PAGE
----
Chateau Grand Traverse created a series of wines to incorporate two of Michigan’s biggest industries: agriculture and recreation. The wines were named woods, water, and picnic.
After last week’s cold spell, fruit farmers have been checking vines and trees to make sure their crops are going to be alright.
Michigan cherries are going to be ok, experts say, despite the mild winter and warm March.
After two years of harsh winters have taken their toll on Michigan vineyards, this year’s warmer weather is being seen as a blessing.
That’s according to Justin Leshinskey, Director of Sales for Bowers Harbor Vineyards in Traverse City.
Leshinskey said he couldn’t have asked for better conditions for their vineyard’s silver anniversary.
“We’re hoping for a wonderful year this year, in fact this year is going to be our 25th anniversary. We’re hoping, if mother nature and the farming Gods allow, that we’ll have the best 25th harvest that we can.”
This year he expects the best yield he’s had in years.
“It’s been warmer, like I said the bay hasn’t frozen over, we’ve had some great snow, and that’s insulated the vines. Also too, ya know, the vines, after not really producing a lot of fruit the last few years, they’ve got a lot of energy stored up. They’re ready to do their job as long as mother nature allows them to.”
Leshinskey said Michigan is the 4th largest producer of grapes in the nation.
Leshinskey said although it’s been warm, it hasn’t been warm enough for the vines to wake up just yet.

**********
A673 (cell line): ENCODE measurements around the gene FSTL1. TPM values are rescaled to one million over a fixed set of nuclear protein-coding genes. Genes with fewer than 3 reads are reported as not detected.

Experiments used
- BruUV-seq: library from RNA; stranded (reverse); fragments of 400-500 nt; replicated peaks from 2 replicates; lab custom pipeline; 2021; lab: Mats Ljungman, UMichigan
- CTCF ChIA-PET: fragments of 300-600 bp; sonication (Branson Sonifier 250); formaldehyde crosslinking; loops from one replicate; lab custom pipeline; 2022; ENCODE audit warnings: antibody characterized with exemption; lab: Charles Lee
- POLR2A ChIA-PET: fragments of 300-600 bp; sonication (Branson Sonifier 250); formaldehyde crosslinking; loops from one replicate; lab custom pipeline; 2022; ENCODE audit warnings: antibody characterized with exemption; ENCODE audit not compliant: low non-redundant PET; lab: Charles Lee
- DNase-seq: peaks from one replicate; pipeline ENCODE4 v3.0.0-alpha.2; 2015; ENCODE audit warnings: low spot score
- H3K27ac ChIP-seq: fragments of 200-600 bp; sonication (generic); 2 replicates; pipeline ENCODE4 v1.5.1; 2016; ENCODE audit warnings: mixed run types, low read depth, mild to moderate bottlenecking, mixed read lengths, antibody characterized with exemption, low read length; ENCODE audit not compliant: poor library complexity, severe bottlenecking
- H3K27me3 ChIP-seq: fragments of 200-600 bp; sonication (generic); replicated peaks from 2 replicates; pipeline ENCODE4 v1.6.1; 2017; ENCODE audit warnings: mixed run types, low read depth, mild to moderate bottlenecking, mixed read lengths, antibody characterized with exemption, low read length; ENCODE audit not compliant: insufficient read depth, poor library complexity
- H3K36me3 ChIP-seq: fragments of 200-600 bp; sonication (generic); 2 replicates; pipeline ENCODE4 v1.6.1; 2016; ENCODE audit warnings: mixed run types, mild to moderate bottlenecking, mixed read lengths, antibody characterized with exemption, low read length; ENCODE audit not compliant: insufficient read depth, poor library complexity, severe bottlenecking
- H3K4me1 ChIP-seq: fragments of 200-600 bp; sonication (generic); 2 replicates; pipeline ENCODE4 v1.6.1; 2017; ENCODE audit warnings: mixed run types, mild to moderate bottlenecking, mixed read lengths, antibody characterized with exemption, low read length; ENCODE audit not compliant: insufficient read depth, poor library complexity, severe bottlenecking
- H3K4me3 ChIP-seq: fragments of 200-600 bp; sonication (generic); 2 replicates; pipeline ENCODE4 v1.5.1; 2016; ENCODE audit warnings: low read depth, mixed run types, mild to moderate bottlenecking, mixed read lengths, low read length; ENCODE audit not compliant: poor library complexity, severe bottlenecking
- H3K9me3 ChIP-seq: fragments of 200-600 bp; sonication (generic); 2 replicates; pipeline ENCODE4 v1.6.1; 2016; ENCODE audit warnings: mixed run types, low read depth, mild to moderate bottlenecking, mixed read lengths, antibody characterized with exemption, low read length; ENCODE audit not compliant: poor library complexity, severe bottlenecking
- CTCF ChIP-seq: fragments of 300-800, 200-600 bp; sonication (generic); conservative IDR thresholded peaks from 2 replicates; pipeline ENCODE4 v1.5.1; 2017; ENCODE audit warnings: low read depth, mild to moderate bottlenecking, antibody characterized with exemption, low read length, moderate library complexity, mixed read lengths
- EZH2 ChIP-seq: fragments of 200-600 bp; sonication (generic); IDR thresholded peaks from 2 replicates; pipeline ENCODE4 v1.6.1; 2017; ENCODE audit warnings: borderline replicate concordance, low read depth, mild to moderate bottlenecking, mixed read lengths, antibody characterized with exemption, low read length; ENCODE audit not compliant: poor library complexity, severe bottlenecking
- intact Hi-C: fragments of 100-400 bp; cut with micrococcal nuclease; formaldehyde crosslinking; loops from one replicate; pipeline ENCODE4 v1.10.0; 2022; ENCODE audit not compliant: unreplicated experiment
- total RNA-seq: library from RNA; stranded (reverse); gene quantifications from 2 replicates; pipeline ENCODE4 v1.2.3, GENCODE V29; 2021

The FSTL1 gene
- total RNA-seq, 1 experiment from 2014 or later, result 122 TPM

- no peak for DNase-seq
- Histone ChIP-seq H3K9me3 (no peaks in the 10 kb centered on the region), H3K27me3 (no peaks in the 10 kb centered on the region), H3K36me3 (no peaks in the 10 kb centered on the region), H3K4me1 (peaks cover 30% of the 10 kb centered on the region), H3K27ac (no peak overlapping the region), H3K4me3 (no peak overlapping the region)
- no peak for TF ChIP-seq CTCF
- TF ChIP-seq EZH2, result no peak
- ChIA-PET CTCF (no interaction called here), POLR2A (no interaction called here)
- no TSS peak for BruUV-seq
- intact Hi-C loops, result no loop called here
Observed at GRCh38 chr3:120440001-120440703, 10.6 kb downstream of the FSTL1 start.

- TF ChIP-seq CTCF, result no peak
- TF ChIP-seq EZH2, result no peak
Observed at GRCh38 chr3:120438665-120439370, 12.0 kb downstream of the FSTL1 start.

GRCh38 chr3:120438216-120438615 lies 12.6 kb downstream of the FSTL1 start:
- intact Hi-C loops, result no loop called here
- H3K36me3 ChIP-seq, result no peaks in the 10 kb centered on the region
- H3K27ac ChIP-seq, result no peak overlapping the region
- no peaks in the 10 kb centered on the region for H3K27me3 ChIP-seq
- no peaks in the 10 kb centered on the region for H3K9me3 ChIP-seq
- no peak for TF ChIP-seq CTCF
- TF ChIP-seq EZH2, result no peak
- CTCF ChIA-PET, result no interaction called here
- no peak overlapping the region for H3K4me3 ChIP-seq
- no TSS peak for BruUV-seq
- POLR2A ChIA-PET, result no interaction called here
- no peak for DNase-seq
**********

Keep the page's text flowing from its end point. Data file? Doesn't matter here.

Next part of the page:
Due to that, he’s not afraid of a late winter frost damaging the crop.
If you’ve ever driven by a beautiful barn, admiring it on the way – you now have a chance to see it recognized statewide.
The Michigan Barn Preservation Network is taking nominations for Barn of the Year. Four or five awards will be given out. Continue reading
In order to kickstart that goal, the network is holding an event at the end of the month in Traverse city.
Michigan State University Extension will host an event in mid-March aimed at helping those new to agriculture get a head start.
Season extension technologies allow farmers in the Upper Peninsula to offer fresh produce year round. Most recently, winter spinach has been added to the menu for the local food co-op the UP is working to launch.
The late winter is a concern for many Michigan area fruit growers.
Fruit growers met in Traverse City this week to talk about things like invasive pests, marketing skills, and damage to vegetation. Continue reading
The same warm weather that allowed the Michigan Sugar Company to take in a record-breaking harvest may be threatening those same beets, as they sit in storage, awaiting processing.
Ray Van Driessche is the director of community and government relations for Michigan Sugar Company. He said the size of the yield was unbelievable.
The Environmental Protection Agency’s recent Waters of the United States rule, or WOTUS, is facing heavy scrutiny from around the country.
WOTUS is intended to clarify which water bodies are protected by the Clean Water Act. Instead it’s prompted a heated debate.
The Michigan Department of Natural Resources has agreed to pick up some forest management responsibilities from the federal government.
The agreement will give the DNR logging rights in three Michigan national forests.